Thoughts on Desert Solitaire:
Edward Abbey, while often portraying himself as a pompous prick and an arrogant know-it-all, is an intriguing writer and has composed a book which I thoroughly enjoyed reading. His unique writing style and use of anecdotes throughout the book sustained my interest long enough to not only get me through a single chapter, but to compel me to continue reading several chapters after. While some of his stories seem contradictory and controversial, I find that they speak a lot of truth about wilderness and human response to an area of untouched land.
A chapter that particularly sticks out to me is “Polemic: Industrial Tourism and the National Parks” (pages 48-73). It is this chapter that Abbey gets straight to the point: progress at the hands of humans will essentially lead to the downfall of untouched land. The three men from the Bureau of Public Roads stop by and lay down the master plan for establishing a new road into the Arches. Abbey is taken aback by this information and attempts to convince himself that this plan will never work, that he was dealing with madmen. Of course, this master plan is fulfilled and the roads are made much to Abbey’s dismay. On page 55, he states, “Progress has come at last to the Arches, after a million years of neglect. Industrial Tourism has arrived.” I found this quote to be particularly sad, considering Abbey cares so much for the land. He is one of few people (if any others at all) that appreciated the land for what it was and noticed every striking detail about its beauty. While he enjoyed his job dealing with tourists, he also enjoyed the lack of tourists that he had to deal with. It is within this chapter that Abbey proceeds to devise a number of ways that tourists could still visit the Arches without the addition of a new road, or at least without the use of vehicles. There is so much irony to be found in the convenience of driving a vehicle around a national park simply because it is comfortable and doesn’t require expending physical energy to get from one place to the other. Abbey finds this to be absolutely ridiculous, and so he comes up with a perfectly good list of ways to get around the use of vehicles. I really liked this part of the book because while his ideas seem nearly perfect, there will still be people that complain. Personally, I think that if you can’t manage to enjoy a national park for the beauty of your surroundings because your right to drive a vehicle has been stripped from you, then don’t visit a national park. Period. As Abbey says, it is far more worthwhile to spend two whole weeks in a single national park than to visit dozens of parks in two weeks. Where’s the joy in that? Finally in this chapter, I absolutely loved pages 71 and 72. I will extract specific sentences that I found pleasing from a few paragraphs on these pages:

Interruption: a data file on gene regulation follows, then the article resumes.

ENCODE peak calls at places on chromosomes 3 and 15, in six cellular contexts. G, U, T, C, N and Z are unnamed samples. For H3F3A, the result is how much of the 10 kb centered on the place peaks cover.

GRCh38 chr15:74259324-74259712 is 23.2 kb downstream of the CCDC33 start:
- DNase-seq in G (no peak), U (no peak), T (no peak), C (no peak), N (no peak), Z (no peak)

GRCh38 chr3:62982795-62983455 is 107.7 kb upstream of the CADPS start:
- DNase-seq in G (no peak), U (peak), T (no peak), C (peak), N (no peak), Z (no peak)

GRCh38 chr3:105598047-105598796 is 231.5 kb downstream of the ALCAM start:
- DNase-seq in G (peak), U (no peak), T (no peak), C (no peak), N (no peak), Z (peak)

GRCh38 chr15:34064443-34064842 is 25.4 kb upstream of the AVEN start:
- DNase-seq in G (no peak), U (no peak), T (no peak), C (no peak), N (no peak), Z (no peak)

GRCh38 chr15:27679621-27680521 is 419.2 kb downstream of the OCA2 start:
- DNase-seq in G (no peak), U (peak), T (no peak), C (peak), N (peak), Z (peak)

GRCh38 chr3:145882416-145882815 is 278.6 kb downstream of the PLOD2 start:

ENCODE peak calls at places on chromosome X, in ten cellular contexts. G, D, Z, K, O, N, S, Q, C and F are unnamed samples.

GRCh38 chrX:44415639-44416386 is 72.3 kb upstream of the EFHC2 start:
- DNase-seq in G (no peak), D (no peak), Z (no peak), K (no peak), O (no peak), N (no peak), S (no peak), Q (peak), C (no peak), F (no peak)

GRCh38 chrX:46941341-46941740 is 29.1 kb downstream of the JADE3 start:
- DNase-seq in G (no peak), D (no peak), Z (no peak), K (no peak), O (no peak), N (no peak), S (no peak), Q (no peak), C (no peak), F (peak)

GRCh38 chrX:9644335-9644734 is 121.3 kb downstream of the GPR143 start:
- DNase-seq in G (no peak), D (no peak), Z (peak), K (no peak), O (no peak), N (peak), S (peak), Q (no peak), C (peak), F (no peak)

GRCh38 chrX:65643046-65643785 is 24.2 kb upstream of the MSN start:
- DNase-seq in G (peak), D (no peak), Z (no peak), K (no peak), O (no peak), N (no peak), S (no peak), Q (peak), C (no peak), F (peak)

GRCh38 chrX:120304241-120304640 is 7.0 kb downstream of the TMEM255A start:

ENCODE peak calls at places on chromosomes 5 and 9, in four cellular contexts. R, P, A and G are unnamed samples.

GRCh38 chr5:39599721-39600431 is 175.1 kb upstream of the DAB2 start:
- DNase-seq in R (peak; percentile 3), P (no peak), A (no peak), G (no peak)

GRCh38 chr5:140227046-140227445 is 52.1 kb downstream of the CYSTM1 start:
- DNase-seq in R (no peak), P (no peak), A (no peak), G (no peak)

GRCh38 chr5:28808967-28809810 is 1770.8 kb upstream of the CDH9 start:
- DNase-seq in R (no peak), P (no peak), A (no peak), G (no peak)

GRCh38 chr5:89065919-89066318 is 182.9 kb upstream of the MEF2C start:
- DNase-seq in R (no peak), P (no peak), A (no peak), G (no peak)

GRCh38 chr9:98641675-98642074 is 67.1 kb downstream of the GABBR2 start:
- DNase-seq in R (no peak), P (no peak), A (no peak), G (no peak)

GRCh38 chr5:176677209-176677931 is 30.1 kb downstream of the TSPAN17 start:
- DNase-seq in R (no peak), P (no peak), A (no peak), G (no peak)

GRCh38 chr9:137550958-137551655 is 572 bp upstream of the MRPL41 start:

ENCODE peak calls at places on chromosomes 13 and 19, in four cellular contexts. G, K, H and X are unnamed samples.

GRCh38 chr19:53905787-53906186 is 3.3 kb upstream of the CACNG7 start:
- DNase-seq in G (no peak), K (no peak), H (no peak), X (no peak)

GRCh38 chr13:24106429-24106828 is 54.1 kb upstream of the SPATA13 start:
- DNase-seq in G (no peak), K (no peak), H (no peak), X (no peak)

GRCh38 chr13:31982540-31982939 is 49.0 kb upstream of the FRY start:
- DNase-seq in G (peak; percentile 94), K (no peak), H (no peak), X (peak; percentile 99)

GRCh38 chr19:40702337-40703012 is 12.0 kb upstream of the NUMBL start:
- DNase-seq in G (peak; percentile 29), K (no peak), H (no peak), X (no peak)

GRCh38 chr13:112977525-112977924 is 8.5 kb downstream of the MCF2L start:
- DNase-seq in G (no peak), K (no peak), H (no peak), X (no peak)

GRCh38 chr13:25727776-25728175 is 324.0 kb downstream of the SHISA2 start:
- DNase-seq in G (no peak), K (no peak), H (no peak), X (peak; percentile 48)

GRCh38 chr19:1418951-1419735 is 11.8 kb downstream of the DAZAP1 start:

“The parks, they say, are for people. Very well. … We shall erect a billboard one hundred feet high, two hundred feet wide, gorgeously filigreed in bright neon and outlined with blinker lights, exploding stars, flashing prayer wheels and great Byzantine phallic symbols that gush like geysers every thirty seconds.” First of all, that is amazing. Let me continue. “Behind the fireworks will loom the figure of Smokey the Bear… Push a button and Smokey will recite… in a voice ursine, loud, and clear, the message spelled out on the face of the billboard.” There’s that long list of vehicles, which I thought was hilarious, and then the message ends with, “Enjoy yourselves. This here park is for people.”
Abbey is so relentlessly sarcastic and confident in his beliefs that it just astounds me to no end.
Another chapter that I’d like to quickly touch base on is “Rocks”. Starting on page 82, the chapter goes on for 19 pages about Albert Tusk and his search for uranium. It almost felt like the genre of the book had completely shifted to action and suspense, considering all that had happened to Tusk and his son, Billy-Joe. I found this chapter to be particularly sad as well. Firstly, it’s sad that Billy-Joe had to die after he had survived for as long as he could despite getting hit with Charles Graham’s bullet. Secondly, this chapter, to me, spoke of true human nature and how humans will do anything to obtain what they desire even if for the most selfish reasons. Not only was it selfish of Tusk to put his entire family in harm’s way, but it was also selfish to dig in to the land to find uranium even after Graham had given him a warning. It was entirely preventable as well as completely unnecessary. Even after befriending Graham, Tusk was still killed at the hands of selfish progress.
Environmental news item:
Researchers recently discovered parasitoid wasps encased within 55 fossilized fly pupae. This goes to show that parasitism has been evolving for millions of years! The arms race between host and parasite is a never-ending struggle between two organisms out-competing the other.